He clears his throat again and stops himself from unconsciously drawing himself up to his full height. “Is that the only problem you have with me?”

A hint of a smile. Steve has no idea what that means. “Yeah,” Rhodey says. “That should be it.”

Steve eyes him, but the microwave chooses then to start dinging and by the time Steve has opened the door, Rhodey has returned to the lounge.






The next time he sees Pepper is while she’s neck-deep in business matters- Steve comes into the lounge to find Tony and Pepper eating takeout and talking in rapid-fire action while Pepper haphazardly answers phone calls and talks over Tony, since he doesn’t seem to want to stop the conversation.

Steve makes her a cup of coffee and brings it out to her. She gives him a fleeting but very grateful smile, mouthing thank you before continuing into the phone, “No, I don’t think that at all. What I meant was-”

Steve catches Tony’s pointed look and says, “She’s busier than you. You can easily get up and get your own.”

Tony’s eyes narrow, but he stands from his spot on the table and makes his way to the kitchen just as Pepper pulls back her phone to look at it. She sighs.

Steve leans on the wall. “They hung up?”

“It’s how all our talks end,” she says, giving a small eyeroll. She pushes her hair out of her face. “One of those nights, I guess,” she says, and then her eyes light on him. “Did you read the book I gave you?”

“I did. Then I re-read it,” he admits.

She lets the hand holding her phone drop to her lap. “What did you-”

“It was-” Steve pauses. His mouth moves around nothing and he eventually ends up making a gusty sound almost like a sigh. “Christ.”

“Isn’t it just,” Pepper agrees. She closes her eyes and tilts her head back. When she opens them, she says, “Maybe it’s good I don’t have time for a book club. I don’t think they’d appreciate expression via expressive noises.”

Steve laughs. “I’ve heard you talk about art. I’m sure you’d find something and latch onto it.”

“Mmm,” Pepper says. She looks at him wistfully. “I can’t right now, I have a hundred other calls to make- but sometime we have to get together and talk about it properly. Oh, I heard you met Rhodey!”

“I did,” Steve says. Something about his tone must tip her off, because she brings up her free hand and pinches the bridge of her nose.

“Don’t tell me he brought up your rank.”

“He did.”

“God damn- Rhodey.”

“I did salute him,” Steve grins. “Which he seemed to like.”

“James Rhodes,” Pepper sighs, but she’s smiling. “Sometimes it’s very easy to see why he and Tony became friends.”

Steve shrugs. “I didn’t really get it at first, but they seem good for each other.”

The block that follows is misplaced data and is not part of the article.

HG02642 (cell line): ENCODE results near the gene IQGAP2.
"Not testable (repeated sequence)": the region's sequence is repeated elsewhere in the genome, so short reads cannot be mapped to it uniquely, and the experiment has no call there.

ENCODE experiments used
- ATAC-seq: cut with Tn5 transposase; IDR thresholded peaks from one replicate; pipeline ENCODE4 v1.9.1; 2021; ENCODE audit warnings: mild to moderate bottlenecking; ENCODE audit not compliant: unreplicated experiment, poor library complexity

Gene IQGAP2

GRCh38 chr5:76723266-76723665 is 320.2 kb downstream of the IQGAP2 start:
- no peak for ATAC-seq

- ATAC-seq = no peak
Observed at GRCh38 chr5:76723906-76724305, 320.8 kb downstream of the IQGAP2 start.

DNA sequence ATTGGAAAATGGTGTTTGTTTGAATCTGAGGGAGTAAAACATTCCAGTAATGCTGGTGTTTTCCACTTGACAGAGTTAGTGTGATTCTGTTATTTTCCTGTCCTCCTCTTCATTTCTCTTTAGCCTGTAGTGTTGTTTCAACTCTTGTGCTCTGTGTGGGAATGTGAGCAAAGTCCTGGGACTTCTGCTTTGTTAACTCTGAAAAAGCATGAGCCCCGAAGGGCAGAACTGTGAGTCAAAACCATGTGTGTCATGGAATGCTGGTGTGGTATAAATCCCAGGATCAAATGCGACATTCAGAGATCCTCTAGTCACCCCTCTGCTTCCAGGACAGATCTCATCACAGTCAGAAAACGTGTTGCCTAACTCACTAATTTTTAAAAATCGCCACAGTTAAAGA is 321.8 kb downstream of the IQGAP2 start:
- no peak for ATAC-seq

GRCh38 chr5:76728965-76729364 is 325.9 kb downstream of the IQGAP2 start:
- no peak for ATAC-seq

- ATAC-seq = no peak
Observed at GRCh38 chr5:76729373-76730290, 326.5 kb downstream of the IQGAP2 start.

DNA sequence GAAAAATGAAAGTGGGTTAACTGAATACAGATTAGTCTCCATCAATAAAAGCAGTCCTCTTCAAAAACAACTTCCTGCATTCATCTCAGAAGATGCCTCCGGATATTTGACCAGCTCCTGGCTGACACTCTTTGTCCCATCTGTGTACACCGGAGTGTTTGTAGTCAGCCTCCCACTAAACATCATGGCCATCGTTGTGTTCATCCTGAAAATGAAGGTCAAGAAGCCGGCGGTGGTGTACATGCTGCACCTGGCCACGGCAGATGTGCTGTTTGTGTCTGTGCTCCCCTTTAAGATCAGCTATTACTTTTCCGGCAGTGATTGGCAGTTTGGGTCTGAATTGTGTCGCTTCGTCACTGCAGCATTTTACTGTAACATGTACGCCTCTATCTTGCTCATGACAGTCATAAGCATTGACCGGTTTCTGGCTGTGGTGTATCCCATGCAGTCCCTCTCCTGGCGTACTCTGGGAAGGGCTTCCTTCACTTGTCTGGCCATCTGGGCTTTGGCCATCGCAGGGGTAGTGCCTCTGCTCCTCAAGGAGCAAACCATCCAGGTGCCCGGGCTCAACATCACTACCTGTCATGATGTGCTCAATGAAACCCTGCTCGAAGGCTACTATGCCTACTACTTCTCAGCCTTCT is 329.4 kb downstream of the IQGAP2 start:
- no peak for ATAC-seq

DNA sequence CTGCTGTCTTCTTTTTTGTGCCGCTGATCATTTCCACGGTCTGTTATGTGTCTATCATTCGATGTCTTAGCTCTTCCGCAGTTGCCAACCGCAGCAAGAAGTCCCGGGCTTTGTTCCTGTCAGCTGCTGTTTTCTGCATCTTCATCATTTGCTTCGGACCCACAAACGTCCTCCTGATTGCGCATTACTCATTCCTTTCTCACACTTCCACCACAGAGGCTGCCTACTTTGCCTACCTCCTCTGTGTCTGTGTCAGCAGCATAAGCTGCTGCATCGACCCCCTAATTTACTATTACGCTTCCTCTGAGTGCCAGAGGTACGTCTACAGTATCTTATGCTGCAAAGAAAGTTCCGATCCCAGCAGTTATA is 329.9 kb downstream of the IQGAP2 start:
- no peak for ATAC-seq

“They are,” Pepper says. Her smile is endlessly fond. “And it makes more sense the more you see them together.”

Her gaze turns on him, and Steve feels a jolt as he takes in the pointed look in her eyes. “Steve-”

His shoulders come up to his ears before he can force them back down. “You must want your book back,” he says, glancing towards the door where Tony will come back with his coffee. “I should go and get it-”

Pepper’s hand on his arm stops him. He stills.

“You’d be good together,” Pepper says, and Steve doesn’t have to ask to know she isn’t talking about Rhodey.

Speaking of which- “Don’t tell him.”

“Which one?”

“Both. I don’t think Rhodey would approve.”

“Oh, I don’t think that’s-” Pepper falls silent as Tony enters the room, steaming cup in his hand.

Tony looks between the two of them with the uneasy suspicion he sometimes adopts when he sees the two of them together. “That was very subtle,” he says dryly.

Pepper gives a proper eyeroll this time. “People don’t actually spend their days endlessly talking about you, Tony.”

“Slander,” Tony says, mild as anything. He sits back on the table and ignores Steve and Pepper’s twin disapproving looks, though he does mutter good god into his cup.







Rhodey comes around a few times a week and doesn’t stay despite Tony’s continued comments that there are ‘enough rooms for a hundred Rhodeys, come on, if anything you’re wasting sheets by going back to your own apartment, why do you still even have that thing.’

But Rhodey continues going back to it. Even if he did move in, Steve doesn’t think he’d see much of him- the Tower is a big place, and it’s easy to avoid people when you want to. Not that Steve tries very hard- it’s Rhodey that has the problem, not him, and Steve has bigger things to worry about than whether or not his friend’s friend likes him.